It’s difficult to find good food blogs. Of course there are some beautiful food blogs but they often hint at the author’s food politics while treating food like they’re going to lay it on the altar of the God of Organic Leeks Casually Displayed On an Appropriately Weathered Wooden Table With Rick Black Earth Still Stuck In the Roots. They are an odd mix in other words of left leaning politics and the food romance. What does it mean?
Food politics have become a vast front for the progressive belief that American society is corrupt and in need of a complete makeover, and progressive food politics come in many guises. Vegetarianism, veganism are two popular themes, along with the all consuming organic and the cute but ridiculous eat local, or locavore as they call it, movement. You will also see a lot of hysteria around how crops and animals are cultivated. All of this is layered on a crusty whole wheat roll of radical environmentalism with the appropriate nod to man made global warming.
You’ll also see a lot of nice food photography – not a good sign. These sites go through an awful lot of trouble to present the food in the style of the old Gourmet magazine. Lots of romance – they are trading in fantasy beyond all else. Do the people who read these blogs actually cook the recipes. Of course not. Most of the recipes are far too complicated for your typical home cook. Professional cook, maybe. What’s hilarious is the number of writers and readers who live in New York City or other large cities. For all their professed concern about the direction of American agriculture, few of them live in the country and know the joys of weeding, stall cleaning and generally working all day as a sweaty mess hounded by flies and mosquitoes.
When you step back from all this food yapping you start to see the outlines of where the progressive movement is these days. It’s no longer about opening up opportunity and making the country strong again across all levels of the income conveyor belt. Progressives are now wholly concerned with directing A) A romantic movie, starring themselves, about lovely meals with adoring friends and family in which they prove that a human being can live on this earth without ever causing the least discomfort to another living thing, and B) A regimen of new laws and regulations against the rest of us who make A more difficult to achieve. It’s a reductive food philosophy, all about food as romance, which is always going to leave you empty, because food is after all firmly rooted in Nature, that most unromantic reality; it’s a reductive politics, all about more constraints, more regulations, more laws; and finally, it’s reductive food politics, all about what not to eat, how not to plant, to sow, to cultivate or to raise.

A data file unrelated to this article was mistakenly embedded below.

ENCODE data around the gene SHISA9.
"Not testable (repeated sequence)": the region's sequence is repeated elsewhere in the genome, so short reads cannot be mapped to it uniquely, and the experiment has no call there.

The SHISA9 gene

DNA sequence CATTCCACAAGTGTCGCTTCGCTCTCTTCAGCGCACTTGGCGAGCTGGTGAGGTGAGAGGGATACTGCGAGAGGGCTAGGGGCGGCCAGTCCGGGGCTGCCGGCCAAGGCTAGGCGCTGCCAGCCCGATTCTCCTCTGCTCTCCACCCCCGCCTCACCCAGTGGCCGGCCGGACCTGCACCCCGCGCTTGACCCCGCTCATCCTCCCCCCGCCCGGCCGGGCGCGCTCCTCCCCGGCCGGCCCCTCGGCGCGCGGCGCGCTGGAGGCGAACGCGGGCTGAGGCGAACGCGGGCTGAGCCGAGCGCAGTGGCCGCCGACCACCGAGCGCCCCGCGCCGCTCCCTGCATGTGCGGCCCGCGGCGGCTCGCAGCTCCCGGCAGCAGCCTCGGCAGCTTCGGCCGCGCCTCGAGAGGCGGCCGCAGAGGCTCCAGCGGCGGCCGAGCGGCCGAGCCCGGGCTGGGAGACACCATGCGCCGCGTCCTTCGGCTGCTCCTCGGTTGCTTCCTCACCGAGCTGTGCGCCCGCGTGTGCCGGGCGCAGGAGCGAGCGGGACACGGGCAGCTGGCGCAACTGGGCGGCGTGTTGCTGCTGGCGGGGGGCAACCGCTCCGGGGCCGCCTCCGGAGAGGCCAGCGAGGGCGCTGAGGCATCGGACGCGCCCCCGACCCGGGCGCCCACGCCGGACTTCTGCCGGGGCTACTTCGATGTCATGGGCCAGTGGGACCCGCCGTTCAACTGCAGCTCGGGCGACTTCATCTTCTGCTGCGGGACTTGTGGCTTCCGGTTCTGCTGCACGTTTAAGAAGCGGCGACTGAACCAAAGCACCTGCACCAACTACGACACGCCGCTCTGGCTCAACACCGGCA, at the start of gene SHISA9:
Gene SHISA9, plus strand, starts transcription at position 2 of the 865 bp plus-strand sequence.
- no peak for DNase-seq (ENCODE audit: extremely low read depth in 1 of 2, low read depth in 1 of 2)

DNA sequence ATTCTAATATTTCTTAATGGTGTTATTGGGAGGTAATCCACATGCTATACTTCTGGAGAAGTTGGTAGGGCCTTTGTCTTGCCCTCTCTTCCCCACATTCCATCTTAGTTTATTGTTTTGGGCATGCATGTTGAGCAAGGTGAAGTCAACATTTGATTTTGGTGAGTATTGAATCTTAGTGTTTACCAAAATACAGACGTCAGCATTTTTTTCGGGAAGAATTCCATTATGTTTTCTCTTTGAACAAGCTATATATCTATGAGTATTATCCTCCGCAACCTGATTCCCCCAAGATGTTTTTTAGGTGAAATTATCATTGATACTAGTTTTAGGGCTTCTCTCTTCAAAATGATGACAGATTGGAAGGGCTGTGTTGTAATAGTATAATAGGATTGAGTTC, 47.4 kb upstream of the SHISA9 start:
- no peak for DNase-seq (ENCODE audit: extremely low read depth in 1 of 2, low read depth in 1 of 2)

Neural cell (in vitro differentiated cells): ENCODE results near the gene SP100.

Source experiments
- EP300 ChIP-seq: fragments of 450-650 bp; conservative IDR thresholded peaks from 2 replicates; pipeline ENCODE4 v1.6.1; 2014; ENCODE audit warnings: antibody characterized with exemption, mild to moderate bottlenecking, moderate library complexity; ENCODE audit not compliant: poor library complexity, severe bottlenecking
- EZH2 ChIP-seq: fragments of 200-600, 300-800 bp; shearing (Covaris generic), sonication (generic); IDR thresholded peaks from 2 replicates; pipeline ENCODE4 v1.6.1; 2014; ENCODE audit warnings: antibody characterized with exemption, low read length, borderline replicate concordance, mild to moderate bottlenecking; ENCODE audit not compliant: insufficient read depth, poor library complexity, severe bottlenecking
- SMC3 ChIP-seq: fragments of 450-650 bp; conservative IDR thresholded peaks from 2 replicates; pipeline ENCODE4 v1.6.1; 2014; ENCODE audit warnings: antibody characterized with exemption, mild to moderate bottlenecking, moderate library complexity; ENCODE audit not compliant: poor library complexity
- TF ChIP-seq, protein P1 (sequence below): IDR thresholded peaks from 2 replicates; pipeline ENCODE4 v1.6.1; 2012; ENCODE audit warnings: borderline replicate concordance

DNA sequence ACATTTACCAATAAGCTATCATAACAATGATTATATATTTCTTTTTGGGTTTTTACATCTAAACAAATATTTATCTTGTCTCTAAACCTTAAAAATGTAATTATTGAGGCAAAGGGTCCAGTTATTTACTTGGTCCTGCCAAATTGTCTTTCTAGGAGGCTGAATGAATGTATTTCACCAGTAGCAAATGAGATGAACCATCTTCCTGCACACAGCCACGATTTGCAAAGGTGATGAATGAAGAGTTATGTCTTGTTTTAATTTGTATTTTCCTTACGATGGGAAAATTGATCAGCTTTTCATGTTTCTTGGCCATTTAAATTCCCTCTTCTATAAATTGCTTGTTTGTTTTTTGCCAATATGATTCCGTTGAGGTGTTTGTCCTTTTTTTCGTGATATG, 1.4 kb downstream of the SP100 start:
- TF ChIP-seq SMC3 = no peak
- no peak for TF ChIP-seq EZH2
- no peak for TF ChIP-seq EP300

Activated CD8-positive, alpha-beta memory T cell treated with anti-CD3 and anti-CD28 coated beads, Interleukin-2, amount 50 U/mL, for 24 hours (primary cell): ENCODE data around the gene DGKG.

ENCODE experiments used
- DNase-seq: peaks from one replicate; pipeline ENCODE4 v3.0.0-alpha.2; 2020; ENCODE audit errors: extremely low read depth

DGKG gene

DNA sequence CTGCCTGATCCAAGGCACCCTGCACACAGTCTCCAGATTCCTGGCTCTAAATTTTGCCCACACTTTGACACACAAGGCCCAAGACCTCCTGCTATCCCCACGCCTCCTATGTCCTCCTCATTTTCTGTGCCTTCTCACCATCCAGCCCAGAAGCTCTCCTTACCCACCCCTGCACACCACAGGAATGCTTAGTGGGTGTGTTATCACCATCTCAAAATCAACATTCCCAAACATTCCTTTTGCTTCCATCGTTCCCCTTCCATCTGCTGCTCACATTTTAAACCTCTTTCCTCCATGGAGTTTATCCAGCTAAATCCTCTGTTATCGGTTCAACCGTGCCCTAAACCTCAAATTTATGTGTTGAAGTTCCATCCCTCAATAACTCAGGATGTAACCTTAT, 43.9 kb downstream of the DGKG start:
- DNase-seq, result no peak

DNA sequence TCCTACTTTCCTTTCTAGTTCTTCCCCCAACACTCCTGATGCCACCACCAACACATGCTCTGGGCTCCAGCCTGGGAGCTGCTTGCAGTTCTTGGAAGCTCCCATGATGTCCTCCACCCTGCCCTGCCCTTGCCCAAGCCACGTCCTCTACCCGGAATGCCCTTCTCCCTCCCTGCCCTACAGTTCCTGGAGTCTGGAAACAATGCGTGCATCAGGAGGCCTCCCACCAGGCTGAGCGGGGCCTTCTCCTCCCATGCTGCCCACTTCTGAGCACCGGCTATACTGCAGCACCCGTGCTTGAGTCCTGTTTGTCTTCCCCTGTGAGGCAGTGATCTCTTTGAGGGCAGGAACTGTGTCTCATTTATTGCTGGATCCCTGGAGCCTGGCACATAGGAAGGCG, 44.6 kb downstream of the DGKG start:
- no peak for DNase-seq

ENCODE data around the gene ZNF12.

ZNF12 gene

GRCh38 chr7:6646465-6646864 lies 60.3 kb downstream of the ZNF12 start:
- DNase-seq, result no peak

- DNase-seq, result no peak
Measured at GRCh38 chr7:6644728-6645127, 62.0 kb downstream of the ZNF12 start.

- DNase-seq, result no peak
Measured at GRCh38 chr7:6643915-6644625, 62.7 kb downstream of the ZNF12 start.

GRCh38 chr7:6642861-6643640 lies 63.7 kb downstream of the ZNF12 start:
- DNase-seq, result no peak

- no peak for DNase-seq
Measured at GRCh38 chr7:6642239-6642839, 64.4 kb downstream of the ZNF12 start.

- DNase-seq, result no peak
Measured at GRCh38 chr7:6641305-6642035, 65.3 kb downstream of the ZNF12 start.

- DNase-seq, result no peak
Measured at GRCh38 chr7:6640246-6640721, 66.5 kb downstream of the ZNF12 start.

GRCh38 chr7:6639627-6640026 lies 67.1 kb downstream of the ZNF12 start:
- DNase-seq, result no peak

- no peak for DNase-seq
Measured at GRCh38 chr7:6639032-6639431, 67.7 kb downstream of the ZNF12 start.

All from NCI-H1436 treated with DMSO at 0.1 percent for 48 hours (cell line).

I love good food. I love growing it myself when possible. I like to butcher, weed, sharpen knives and run an arrow through a deer when the opportunity presents itself. I’ll eat it all, too. I’m not a fussy person. I love picking apples and plums, making my own hard cider or a bucket of beer. It’s all good. But I have long since given up on the notions that we are going to feed a country of 310 million a diet of organic wheat grass. I also do not believe that the best way to improve our nation’s food economy is through a lot of nanny statism.
On the other hand, I have my political ideas and I’m obviously not shy of sharing them with you. But I don’t have food politics. I simply do not see the point of constantly haranguing my fellow man about what he wants to put into his mouth. That’s his business. If he wants to buy it and eat it, fine by me.
And yeah, I know that there are problems on this earth. There always have been and always will be because that is life. The alternative is The Garden of Eden, but that is now “Closed to the Public.” You can write your beautiful blogs about the perfect this or perfect that, but let’s be honest: Your participation in this life means you are as guilty as anyone else for what we take and what we leave behind. Yet you have every right to enjoy this life. May God keep you long and well fed.
If you want to see what food politics looks like, try this site: http://www.civileats.com. It’s all here, food justice and the rest.